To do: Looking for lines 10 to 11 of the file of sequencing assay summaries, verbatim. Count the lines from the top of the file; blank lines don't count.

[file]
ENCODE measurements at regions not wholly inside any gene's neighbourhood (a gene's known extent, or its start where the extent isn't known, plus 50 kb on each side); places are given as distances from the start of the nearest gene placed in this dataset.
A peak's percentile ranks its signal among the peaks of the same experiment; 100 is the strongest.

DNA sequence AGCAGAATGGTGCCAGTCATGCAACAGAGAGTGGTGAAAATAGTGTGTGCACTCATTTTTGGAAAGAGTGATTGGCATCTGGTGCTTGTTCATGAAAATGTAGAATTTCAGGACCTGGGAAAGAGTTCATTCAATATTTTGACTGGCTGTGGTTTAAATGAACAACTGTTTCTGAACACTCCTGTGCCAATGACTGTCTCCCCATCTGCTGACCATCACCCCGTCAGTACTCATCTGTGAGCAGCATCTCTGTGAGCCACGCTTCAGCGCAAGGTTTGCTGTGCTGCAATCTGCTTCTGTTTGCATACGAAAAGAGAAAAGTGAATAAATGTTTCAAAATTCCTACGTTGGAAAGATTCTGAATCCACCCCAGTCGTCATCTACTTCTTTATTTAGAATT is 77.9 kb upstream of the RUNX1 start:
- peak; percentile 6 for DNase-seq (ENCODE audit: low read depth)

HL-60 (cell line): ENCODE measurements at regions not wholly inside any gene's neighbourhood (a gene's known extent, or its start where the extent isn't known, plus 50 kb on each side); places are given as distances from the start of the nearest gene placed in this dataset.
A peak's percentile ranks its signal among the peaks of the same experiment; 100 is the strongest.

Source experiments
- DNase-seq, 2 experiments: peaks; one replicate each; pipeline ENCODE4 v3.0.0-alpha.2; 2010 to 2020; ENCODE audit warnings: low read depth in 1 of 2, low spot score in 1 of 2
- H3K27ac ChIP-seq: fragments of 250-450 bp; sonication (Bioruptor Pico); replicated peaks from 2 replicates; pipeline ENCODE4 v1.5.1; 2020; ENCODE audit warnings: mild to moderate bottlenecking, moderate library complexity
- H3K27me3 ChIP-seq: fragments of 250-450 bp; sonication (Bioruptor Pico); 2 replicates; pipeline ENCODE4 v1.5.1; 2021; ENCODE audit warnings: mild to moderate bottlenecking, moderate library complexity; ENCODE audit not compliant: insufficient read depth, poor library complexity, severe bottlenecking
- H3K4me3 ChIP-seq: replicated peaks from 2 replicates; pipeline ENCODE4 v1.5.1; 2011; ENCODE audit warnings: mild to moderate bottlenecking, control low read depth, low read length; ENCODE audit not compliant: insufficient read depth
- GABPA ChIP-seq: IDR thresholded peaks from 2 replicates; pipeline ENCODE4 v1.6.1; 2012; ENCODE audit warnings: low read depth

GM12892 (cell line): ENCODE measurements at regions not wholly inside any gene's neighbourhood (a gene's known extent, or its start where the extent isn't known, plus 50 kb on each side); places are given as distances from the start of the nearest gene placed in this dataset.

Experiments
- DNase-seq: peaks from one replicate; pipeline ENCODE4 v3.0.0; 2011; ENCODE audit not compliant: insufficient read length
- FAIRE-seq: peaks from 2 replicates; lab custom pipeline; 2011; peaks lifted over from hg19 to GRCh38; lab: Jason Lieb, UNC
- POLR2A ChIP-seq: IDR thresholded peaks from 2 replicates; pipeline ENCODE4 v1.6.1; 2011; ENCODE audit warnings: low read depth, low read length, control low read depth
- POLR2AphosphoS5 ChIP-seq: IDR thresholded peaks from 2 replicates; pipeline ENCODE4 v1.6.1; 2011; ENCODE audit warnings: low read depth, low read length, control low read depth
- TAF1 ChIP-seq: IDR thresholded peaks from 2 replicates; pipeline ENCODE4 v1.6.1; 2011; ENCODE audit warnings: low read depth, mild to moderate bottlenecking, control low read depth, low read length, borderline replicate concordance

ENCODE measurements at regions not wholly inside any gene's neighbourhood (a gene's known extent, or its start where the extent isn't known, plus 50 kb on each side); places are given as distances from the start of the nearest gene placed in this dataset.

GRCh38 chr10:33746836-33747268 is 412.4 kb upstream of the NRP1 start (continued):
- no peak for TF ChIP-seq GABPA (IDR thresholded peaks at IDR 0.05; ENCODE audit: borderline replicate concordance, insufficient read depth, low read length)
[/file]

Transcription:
- H3K27me3 ChIP-seq: fragments of 250-450 bp; sonication (Bioruptor Pico); 2 replicates; pipeline ENCODE4 v1.5.1; 2021; ENCODE audit warnings: mild to moderate bottlenecking, moderate library complexity; ENCODE audit not compliant: insufficient read depth, poor library complexity, severe bottlenecking
- H3K4me3 ChIP-seq: replicated peaks from 2 replicates; pipeline ENCODE4 v1.5.1; 2011; ENCODE audit warnings: mild to moderate bottlenecking, control low read depth, low read length; ENCODE audit not compliant: insufficient read depth